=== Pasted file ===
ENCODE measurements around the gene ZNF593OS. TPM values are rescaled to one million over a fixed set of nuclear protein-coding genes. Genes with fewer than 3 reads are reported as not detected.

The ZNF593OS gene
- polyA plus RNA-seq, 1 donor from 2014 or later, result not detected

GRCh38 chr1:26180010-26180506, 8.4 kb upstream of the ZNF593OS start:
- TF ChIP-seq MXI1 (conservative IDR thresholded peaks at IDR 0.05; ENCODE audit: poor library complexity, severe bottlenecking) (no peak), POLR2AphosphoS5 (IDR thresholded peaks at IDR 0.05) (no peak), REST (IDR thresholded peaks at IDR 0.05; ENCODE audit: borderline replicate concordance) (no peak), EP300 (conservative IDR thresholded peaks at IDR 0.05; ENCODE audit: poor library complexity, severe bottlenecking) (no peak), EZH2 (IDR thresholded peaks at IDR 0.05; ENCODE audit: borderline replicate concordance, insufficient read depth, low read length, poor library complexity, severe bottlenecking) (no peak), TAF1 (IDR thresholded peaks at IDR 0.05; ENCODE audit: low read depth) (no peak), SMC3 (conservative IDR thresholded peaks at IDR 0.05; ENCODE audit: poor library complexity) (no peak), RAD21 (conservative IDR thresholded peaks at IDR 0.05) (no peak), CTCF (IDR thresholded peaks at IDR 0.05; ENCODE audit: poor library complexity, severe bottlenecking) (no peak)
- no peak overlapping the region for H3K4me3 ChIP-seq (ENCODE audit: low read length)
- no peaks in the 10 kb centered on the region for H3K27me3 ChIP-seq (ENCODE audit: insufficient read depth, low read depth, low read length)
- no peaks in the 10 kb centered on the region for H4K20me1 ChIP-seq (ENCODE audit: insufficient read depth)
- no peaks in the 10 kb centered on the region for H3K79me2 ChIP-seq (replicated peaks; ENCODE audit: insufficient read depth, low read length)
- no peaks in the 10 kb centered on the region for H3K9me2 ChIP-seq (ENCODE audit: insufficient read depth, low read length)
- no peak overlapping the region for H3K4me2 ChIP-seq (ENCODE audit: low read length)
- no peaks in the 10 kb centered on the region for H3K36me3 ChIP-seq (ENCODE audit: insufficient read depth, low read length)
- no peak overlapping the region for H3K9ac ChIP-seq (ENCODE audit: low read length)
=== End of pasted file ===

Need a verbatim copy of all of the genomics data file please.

ENCODE measurements around the gene ZNF593OS. TPM values are rescaled to one million over a fixed set of nuclear protein-coding genes. Genes with fewer than 3 reads are reported as not detected.

The ZNF593OS gene
- polyA plus RNA-seq, 1 donor from 2014 or later, result not detected

GRCh38 chr1:26180010-26180506, 8.4 kb upstream of the ZNF593OS start:
- TF ChIP-seq MXI1 (conservative IDR thresholded peaks at IDR 0.05; ENCODE audit: poor library complexity, severe bottlenecking) (no peak), POLR2AphosphoS5 (IDR thresholded peaks at IDR 0.05) (no peak), REST (IDR thresholded peaks at IDR 0.05; ENCODE audit: borderline replicate concordance) (no peak), EP300 (conservative IDR thresholded peaks at IDR 0.05; ENCODE audit: poor library complexity, severe bottlenecking) (no peak), EZH2 (IDR thresholded peaks at IDR 0.05; ENCODE audit: borderline replicate concordance, insufficient read depth, low read length, poor library complexity, severe bottlenecking) (no peak), TAF1 (IDR thresholded peaks at IDR 0.05; ENCODE audit: low read depth) (no peak), SMC3 (conservative IDR thresholded peaks at IDR 0.05; ENCODE audit: poor library complexity) (no peak), RAD21 (conservative IDR thresholded peaks at IDR 0.05) (no peak), CTCF (IDR thresholded peaks at IDR 0.05; ENCODE audit: poor library complexity, severe bottlenecking) (no peak)
- no peak overlapping the region for H3K4me3 ChIP-seq (ENCODE audit: low read length)
- no peaks in the 10 kb centered on the region for H3K27me3 ChIP-seq (ENCODE audit: insufficient read depth, low read depth, low read length)
- no peaks in the 10 kb centered on the region for H4K20me1 ChIP-seq (ENCODE audit: insufficient read depth)
- no peaks in the 10 kb centered on the region for H3K79me2 ChIP-seq (replicated peaks; ENCODE audit: insufficient read depth, low read length)
- no peaks in the 10 kb centered on the region for H3K9me2 ChIP-seq (ENCODE audit: insufficient read depth, low read length)
- no peak overlapping the region for H3K4me2 ChIP-seq (ENCODE audit: low read length)
- no peaks in the 10 kb centered on the region for H3K36me3 ChIP-seq (ENCODE audit: insufficient read depth, low read length)
- no peak overlapping the region for H3K9ac ChIP-seq (ENCODE audit: low read length)